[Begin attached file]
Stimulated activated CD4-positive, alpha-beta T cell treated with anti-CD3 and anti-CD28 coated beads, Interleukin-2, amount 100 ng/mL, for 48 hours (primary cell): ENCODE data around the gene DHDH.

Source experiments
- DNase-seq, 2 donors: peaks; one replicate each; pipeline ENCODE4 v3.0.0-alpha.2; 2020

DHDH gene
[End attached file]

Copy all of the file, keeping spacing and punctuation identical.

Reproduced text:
Stimulated activated CD4-positive, alpha-beta T cell treated with anti-CD3 and anti-CD28 coated beads, Interleukin-2, amount 100 ng/mL, for 48 hours (primary cell): ENCODE data around the gene DHDH.

Source experiments
- DNase-seq, 2 donors: peaks; one replicate each; pipeline ENCODE4 v3.0.0-alpha.2; 2020

DHDH gene